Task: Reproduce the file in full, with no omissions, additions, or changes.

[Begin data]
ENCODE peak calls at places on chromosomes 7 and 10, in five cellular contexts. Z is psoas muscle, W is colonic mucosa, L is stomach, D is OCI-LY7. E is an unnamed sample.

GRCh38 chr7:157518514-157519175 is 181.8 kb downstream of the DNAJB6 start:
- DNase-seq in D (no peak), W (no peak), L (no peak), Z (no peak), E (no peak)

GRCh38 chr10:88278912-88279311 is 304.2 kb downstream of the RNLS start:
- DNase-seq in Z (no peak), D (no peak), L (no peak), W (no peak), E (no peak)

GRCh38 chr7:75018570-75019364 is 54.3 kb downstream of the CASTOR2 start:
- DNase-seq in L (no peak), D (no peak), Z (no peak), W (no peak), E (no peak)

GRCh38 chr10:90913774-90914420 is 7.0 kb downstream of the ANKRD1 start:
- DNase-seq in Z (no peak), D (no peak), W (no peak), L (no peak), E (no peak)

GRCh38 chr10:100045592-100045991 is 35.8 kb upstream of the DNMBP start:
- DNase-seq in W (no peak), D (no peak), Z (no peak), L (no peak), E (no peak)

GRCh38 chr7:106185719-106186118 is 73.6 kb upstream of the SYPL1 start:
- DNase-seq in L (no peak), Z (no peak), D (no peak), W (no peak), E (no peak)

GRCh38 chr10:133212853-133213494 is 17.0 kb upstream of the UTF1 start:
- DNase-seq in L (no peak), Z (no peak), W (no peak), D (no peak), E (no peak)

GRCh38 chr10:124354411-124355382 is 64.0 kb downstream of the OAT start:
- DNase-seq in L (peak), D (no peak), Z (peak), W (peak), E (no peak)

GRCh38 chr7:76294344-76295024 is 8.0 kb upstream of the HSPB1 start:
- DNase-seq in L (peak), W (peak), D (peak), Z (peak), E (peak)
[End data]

ENCODE peak calls at places on chromosomes 7 and 10, in five cellular contexts. Z is psoas muscle, W is colonic mucosa, L is stomach, D is OCI-LY7. E is an unnamed sample.

GRCh38 chr7:157518514-157519175 is 181.8 kb downstream of the DNAJB6 start:
- DNase-seq in D (no peak), W (no peak), L (no peak), Z (no peak), E (no peak)

GRCh38 chr10:88278912-88279311 is 304.2 kb downstream of the RNLS start:
- DNase-seq in Z (no peak), D (no peak), L (no peak), W (no peak), E (no peak)

GRCh38 chr7:75018570-75019364 is 54.3 kb downstream of the CASTOR2 start:
- DNase-seq in L (no peak), D (no peak), Z (no peak), W (no peak), E (no peak)

GRCh38 chr10:90913774-90914420 is 7.0 kb downstream of the ANKRD1 start:
- DNase-seq in Z (no peak), D (no peak), W (no peak), L (no peak), E (no peak)

GRCh38 chr10:100045592-100045991 is 35.8 kb upstream of the DNMBP start:
- DNase-seq in W (no peak), D (no peak), Z (no peak), L (no peak), E (no peak)

GRCh38 chr7:106185719-106186118 is 73.6 kb upstream of the SYPL1 start:
- DNase-seq in L (no peak), Z (no peak), D (no peak), W (no peak), E (no peak)

GRCh38 chr10:133212853-133213494 is 17.0 kb upstream of the UTF1 start:
- DNase-seq in L (no peak), Z (no peak), W (no peak), D (no peak), E (no peak)

GRCh38 chr10:124354411-124355382 is 64.0 kb downstream of the OAT start:
- DNase-seq in L (peak), D (no peak), Z (peak), W (peak), E (no peak)

GRCh38 chr7:76294344-76295024 is 8.0 kb upstream of the HSPB1 start:
- DNase-seq in L (peak), W (peak), D (peak), Z (peak), E (peak)